Tarte Tatin is basically an upside-down tart, which traditionally is made with apples that are caramelised in butter and sugar before the top is put on and baked.
There are a few fanciful stories as to how this tart received its name, however while in Paris at my cooking classes in Le Cordon Bleu, (brag brag), chef told the best one so far….
Hotel Tatin was run by two sisters, Stephanie and Caroline Tatin. They lived in the town of Lamotte-Beuvron, France, about 160 km south of Paris, in the 1880’s.
Stephanie and Caroline Tatin
Legend has it that Caroline, the brighter of the two sisters, would deal with “front of house”, while poor sweet, but ditsy Stephanie was delegated to the kitchen. While beginning to make a traditional apple pie one day, Stephanie “forgot” to put a pie crust on the bottom of the pan before placing the apples and sugar in, covering it with pastry and putting the whole pan in the oven. After removing the “tarte” from the oven, she realised her mistake. Not wanting to waste food and at least put something on the table, she presented it “upside down” on a plate with a dollop of thick cream. The hotel guests loved the caramelised apples and crisp “base” so much, that….. Et voila!… a classic was born.
The famous Parisian restaurateur Maxim, decided after hearing of this new dish, that he must have the recipe, and sent one of his cooks disguised as a gardener, to work in the hotels kitchen gardens and spy on the kitchen so as to steal the recipe. After three weeks he was discovered as a fraud and fired. However he was lucky enough to “pierce the secrets of the kitchen”, and to this day, in Maxim’s, Paris, you can order “Tarte des Demoiselles Tatin”.
Tarte Tatin was traditionally made using two apple varieties called Calville and Reine des Reinettes (King of the Pippins). Over time, other varieties have been used and here in Australia the best ones to choose from are Granny Smith, Golden Delicious, Jonathan or Gala apples. Basically any apple, except the floury varieties, that can hold their shape in the pan and not break down and dissolve into apple sauce.
Tarte Tatin is also made using pears, pineapple, peaches, plums, etc, and even tomatoes or beetroot, but my favourite variation is made with leeks, onion, or the French purple shallot topped with little pieces of salty goats’ cheese to balance out the sweetness of the leeks, and garnished with thyme or tarragon for extra fragrance.
Hotel Tatin is still open today
And so to the recipe…..
- 6-7 apples, peeled, quartered and cored
- 200 g white sugar
- 75 g butter
- A sheet of readymade puff pastry to cover;
Or you can make a short crust pastry using the flowing ingredients. (See notes.)
- 225 g plain flour
- 2 tbspn caster sugar
- 120 g cold butter
- 1 medium egg, beaten
- Pre-heat oven to 200C.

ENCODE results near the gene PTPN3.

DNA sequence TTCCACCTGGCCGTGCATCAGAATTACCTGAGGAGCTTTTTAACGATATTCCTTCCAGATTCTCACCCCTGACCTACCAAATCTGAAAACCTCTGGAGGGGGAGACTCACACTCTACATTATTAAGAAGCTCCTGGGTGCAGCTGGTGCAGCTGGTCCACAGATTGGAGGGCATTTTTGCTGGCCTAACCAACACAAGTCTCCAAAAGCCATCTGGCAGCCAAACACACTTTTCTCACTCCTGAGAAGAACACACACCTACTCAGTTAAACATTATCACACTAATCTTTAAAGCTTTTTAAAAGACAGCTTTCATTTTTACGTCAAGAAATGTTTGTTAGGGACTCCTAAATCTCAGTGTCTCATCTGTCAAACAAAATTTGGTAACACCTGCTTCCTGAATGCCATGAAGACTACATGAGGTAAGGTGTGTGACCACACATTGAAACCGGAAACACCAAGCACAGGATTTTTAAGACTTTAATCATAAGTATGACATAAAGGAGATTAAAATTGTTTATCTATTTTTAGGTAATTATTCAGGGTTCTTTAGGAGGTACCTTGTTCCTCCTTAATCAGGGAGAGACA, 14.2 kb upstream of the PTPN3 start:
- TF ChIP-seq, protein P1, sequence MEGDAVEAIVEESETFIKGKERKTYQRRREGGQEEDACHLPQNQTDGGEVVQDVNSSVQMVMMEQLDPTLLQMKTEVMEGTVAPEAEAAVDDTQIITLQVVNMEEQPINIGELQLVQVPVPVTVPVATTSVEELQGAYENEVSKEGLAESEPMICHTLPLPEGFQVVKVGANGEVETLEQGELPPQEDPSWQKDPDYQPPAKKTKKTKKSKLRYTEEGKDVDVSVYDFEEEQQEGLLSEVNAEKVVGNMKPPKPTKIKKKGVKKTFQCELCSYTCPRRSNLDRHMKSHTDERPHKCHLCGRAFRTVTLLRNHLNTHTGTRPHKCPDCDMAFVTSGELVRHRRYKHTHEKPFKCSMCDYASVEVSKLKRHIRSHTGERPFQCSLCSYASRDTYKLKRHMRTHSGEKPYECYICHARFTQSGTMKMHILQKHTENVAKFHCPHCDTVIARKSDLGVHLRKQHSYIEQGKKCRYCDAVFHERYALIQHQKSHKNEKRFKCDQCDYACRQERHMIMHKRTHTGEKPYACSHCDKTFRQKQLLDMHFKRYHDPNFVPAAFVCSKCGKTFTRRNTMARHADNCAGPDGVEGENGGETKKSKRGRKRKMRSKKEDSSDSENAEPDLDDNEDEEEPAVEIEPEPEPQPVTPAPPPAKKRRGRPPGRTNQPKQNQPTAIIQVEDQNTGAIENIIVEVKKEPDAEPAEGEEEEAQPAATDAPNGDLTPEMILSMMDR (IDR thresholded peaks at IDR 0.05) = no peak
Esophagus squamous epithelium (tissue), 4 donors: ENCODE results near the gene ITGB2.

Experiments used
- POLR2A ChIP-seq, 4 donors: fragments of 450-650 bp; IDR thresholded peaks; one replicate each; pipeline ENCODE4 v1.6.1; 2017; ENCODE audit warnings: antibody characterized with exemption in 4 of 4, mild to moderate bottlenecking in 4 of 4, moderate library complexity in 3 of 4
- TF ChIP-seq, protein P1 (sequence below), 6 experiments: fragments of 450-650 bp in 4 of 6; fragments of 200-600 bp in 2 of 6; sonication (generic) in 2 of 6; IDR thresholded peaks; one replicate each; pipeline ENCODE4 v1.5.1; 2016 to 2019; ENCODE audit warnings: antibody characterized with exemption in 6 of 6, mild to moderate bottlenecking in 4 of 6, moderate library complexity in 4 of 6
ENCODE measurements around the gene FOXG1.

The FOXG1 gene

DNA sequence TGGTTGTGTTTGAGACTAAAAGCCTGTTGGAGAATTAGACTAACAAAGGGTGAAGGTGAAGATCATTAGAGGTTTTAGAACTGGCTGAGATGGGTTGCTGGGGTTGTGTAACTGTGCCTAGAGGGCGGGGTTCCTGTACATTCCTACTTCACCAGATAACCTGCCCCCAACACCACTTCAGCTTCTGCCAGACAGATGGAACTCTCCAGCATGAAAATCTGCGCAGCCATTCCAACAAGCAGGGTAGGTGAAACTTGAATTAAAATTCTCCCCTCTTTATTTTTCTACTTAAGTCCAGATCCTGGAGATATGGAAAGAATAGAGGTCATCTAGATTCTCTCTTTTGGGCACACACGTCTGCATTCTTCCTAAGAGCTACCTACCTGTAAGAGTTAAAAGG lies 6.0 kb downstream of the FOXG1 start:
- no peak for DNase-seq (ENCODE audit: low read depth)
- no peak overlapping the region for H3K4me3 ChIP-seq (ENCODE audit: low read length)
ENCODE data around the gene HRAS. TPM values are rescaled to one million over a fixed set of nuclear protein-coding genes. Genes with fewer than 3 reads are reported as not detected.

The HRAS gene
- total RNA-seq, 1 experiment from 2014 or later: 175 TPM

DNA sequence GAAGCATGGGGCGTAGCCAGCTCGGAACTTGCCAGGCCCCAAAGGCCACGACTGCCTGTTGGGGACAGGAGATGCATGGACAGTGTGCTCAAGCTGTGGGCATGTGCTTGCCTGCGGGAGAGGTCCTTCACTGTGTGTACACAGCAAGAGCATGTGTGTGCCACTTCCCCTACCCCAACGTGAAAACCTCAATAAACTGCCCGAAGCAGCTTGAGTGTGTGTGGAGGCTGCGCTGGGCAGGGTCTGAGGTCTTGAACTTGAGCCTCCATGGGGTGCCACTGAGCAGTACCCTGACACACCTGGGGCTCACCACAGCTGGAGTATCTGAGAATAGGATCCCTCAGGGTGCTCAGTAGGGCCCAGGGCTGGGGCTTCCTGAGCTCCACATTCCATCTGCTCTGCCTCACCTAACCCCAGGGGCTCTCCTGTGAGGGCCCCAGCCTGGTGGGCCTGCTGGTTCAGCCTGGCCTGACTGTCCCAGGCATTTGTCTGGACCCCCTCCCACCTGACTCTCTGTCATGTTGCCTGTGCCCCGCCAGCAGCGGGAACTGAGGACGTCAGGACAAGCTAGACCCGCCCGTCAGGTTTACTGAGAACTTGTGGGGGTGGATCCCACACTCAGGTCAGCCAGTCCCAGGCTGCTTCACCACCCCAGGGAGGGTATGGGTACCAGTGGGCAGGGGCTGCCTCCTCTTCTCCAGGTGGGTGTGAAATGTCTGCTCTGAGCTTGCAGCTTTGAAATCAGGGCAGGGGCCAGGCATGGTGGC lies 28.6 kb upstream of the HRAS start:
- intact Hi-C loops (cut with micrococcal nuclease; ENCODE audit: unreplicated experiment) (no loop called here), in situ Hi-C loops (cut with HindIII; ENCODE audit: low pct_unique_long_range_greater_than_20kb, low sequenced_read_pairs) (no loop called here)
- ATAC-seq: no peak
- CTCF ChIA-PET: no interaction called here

- Put sugar and butter into a heavy-based oven-proof pan.
- Cook on medium heat for a few minutes until it starts to caramelise.
4. Place apples round side down on top of the caramel.
5. Continue to cook on medium to low heat until the apples are starting to be surrounded by the caramel and are becoming soft.
6. Cover the tarte with pastry, (see notes on pastry type used), tucking edges down around the apples….watch your fingers as caramel is VERY HOT! Bake for about 30 mins until pastry is golden and remove from oven.
7. Allow to cool in the pan for 5 mins.
The caramel will be very hot and continue to simmer for a few mins.
8. After resting the tarte for 5 mins, place a serving plate slightly larger than the pan, upside-down onto the pastry. Using gloves or towels quickly but carefully invert and allow pan to stay on top for a minute or two just to allow the caramel to release from the bottom of the pan.
9. Carefully remove pan using gloves or towel.
Tarte Tain is best served warm, with a dollop of cream, creme fraiche, or real vanilla ice cream.
If making pastry, using the ingredients list above, sift the flour and add sugar and a pinch of salt.
- Rub butter into flour with fingers until it resembles coarse bread crumbs.
Mix the egg with 2 tspn cold water, pour over flour and butter and mix together to form a soft but not sticky dough, adding gradually a little more water if needed.
Shape into a ball, cover with cling film and refrigerate for at least 20 mins before rolling out.
- The apples cooked in caramel can be made hours before so that you only need place the pastry on top and cook tarte in oven just before needed, removing the pan in front of your guests and getting that “OOOHH WOW” we all like so much.
COMMENTS FROM OLD BLOG:
I’ve been looking for a good tatin recipe and I think I’ve found it!
I love tarte tatin. I can only make it when we have guests because I can’t leave it alone until it’s gone. 🙂
LORRAINE @ NOT QUITE NIGELLA. .06.2012
This is one of my favourite desserts when the sweetness of the apple is done just right. I didn’t know about Maxim though-sneaky!